Forget The Poseidon Adventure. Forget The Towering Inferno. Try to dimly recall William Shatner’s colliding train epic Disaster on the Coastliner. Then forget it again. In the much-maligned realm of the disaster movie, one film effortlessly demolishes all its peers, in super-slow motion from eight different angles. And surprisingly for a genre so typically Hollywood, it’s British.
Omar Sharif captains luxury cruise ship the Britannic from Southampton to New York. Yes, it’s Omar Sharif, but that’s where the glamour trail ends. Sharif commands a slate-grey hunk of Clydeside engineering across even greyer seas under greyer-still skies. No priests or actresses are among the passengers on this ship – lower middle class, recession-hit purgatory before the inferno.
All is shiftless, fruit machine-playing British reticence until brash US mayor Clifton ‘ Live and Let Die‘ James starts asking difficult questions. Eventually it comes out: a disillusioned explosives expert called Juggernaut has festooned the Britannic with eight superbombs, primed to explode before dawn in lieu of a ransom. Grizzled bomb disposal expert Richard Harris is dispatched to the boat. On the ground detective Anthony Hopkins – whose family is aboard – rounds up the usual suspects for leads. All fairly unremarkable. There’s certainly no disaster movie revolution in Juggernaut. Countless hoary old cliches of the genre are duly observed: Harris as the maverick bomb disposal expert, rakishly smoking an outsize Sherlock Holmes briar – while defusing a bomb; the hard-boiled ‘buddy’ banter between Harris and number two David Hemmings (‘I’ll bring you back some dry toast, Charlie!’); passengers and crew, thrown together in disaster, getting to Really Know Each Other; and a final red wire/blue wire cliffhanger that would have the most hardcore Andy McNabb fan chuckling at its corniness if it wasn’t so brilliantly handled.
Doing most of the handling is Richard Lester, a long way from his amiably daft Beatles features here. Or is he? The rather dry, downbeat and unexpectedly realistic world that housed the zany antics of A Hard Day’s Night is pushed to the foreground here, with help from Alan Plater on dialogue duty.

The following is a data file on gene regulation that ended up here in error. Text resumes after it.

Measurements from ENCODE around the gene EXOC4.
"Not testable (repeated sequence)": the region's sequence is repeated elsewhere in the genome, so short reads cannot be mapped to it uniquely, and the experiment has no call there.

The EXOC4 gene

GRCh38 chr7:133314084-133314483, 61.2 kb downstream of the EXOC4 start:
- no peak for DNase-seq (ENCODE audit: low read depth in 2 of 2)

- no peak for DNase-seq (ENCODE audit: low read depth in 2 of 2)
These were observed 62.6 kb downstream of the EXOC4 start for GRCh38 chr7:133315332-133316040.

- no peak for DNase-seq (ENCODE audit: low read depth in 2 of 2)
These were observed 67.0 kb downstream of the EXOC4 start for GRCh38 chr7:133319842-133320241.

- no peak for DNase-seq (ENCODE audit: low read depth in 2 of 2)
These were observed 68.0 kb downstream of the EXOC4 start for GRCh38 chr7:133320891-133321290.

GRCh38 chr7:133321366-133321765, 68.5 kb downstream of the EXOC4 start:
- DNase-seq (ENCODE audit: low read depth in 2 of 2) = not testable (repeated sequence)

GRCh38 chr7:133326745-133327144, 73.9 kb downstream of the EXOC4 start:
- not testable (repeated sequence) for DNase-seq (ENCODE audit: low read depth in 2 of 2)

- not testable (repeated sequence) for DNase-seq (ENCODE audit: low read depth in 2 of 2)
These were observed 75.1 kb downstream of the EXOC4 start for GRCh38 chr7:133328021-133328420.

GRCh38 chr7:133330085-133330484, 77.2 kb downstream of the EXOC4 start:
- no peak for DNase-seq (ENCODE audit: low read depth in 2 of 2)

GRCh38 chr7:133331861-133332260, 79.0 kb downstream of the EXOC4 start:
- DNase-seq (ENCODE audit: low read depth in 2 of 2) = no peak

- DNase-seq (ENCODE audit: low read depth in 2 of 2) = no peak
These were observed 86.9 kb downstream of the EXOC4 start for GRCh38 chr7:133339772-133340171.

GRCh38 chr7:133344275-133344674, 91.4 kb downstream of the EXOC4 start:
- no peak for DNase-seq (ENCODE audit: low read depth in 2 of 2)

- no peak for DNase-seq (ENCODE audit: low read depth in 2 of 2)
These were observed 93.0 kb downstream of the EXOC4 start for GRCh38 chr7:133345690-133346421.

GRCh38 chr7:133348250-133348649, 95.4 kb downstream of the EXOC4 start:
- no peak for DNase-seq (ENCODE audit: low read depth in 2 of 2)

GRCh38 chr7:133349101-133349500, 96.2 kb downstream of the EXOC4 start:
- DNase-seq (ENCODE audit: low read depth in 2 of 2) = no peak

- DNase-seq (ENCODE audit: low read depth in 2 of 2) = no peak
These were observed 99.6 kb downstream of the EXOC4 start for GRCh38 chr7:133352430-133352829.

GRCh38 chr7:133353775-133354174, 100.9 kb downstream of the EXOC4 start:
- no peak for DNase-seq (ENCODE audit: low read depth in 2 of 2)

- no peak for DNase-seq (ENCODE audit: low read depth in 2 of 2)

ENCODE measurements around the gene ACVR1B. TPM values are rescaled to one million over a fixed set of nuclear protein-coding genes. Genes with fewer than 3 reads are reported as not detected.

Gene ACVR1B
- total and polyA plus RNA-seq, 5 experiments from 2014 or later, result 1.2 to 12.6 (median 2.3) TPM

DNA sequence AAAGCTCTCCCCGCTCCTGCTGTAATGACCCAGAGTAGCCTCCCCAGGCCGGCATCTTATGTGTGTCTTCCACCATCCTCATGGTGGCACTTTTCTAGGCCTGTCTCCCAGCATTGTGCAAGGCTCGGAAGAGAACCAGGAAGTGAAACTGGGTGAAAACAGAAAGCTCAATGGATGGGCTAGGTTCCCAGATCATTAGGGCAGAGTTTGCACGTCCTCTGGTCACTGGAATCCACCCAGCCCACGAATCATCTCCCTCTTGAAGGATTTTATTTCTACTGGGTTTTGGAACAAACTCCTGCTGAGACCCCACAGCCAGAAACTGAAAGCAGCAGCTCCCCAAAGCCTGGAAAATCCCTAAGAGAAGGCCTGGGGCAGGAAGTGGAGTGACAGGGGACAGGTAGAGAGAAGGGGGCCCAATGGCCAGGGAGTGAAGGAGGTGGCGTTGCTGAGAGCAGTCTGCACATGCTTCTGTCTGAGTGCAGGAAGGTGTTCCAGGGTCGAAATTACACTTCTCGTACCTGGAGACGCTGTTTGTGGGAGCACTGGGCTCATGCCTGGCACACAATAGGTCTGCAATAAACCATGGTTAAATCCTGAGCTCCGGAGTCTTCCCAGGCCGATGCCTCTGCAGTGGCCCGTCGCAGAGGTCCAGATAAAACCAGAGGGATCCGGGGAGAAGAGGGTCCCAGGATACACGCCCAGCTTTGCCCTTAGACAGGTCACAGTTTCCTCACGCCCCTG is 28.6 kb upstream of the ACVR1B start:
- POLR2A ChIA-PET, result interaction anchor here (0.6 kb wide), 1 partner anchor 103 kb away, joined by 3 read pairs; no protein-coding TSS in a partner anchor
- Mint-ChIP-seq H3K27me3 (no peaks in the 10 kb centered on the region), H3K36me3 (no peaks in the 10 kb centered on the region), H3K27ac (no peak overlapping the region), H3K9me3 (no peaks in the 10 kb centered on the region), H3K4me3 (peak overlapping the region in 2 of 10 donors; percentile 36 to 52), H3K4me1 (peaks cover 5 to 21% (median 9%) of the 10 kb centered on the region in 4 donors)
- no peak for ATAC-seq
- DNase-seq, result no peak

Any potential glamour in the derring-do is relentlessly uncut with subtle touches. Harris is first seen in a provincial town hall, defusing a home-made device housed in a Rover biscuit assortment tin. The various arms-related boffins Hopkins tracks down are convincingly dishevelled – the jailed bomber who refuses to grass, figuring he’s only got another ‘seven years to go, with a bit of luck and a decent Home Secretary’, and Michael Hordern’s disgraced former civil servant, reduced to working the electronic scoreboard at a dog track (‘there’s always work for a skilled pair of hands’). Even the tense moment of Juggernaut’s first call to the shipping line owner is undercut by having said magnate in the middle of giving breakfast to his three kids.
Best of all, there’s Roy Kinnear’s perfect turn as the ship’s entertainments officer, who has a bad enough time of it at the start, trying to inject fun into windswept games of quoits and peppering the bingo calling with blue jokes to glumly echoing silence, and ends up, after Sharif’s solemn announcement of the situation to the passengers, trying to generate enthusiasm over that evening’s fancy dress ball. And what a ball that turns out to be. ‘A night to remember!’ claims Kinnear bleakly, after running through psychotically cheery, whisky-fuelled renditions of Roll Out the Barrel and The Lambeth Walk, again to a total vacuum of response (‘Sod you all, then!’)
But Juggernaut‘s not just a sardonic pastiche of the disaster genre. It still believes in its story enough to be a thoroughly gripping thriller in its own right. The bomb squad’s fraught trip from plane to ship in a storm is properly hair-raising. The scene where Harris and Sharif drink solemnly to ‘the insanity of governments and the poor simple sods who pick up the pieces’ is a cliche, but an effective one for all that. And Hopkins’s dilemma – the shipping line wants to pay the ransom and get it over with, but he must side with the government, who won’t allow it – is a well-judged downplaying of the old ‘that’s my wife up there!’ chestnut.
For the climax, where most films would open out into huge (and unconvincing) panoramas of crumbling dams and flaming scaffolding, Juggernaut closes in on the microscopic inner workings of the booby trapped bombs, and replaces the standard suspenseful musical score with claustrophobic silence. Never mind Shelley Winters’s swimming medal or Steve McQueen’s fireman’s uniform with the word ‘chest’ helpfully written on his chest, the only trappings you really need to generate nailbiting thrills are a pair of pliers and a pipe. Now that’s blockbusting on a budget.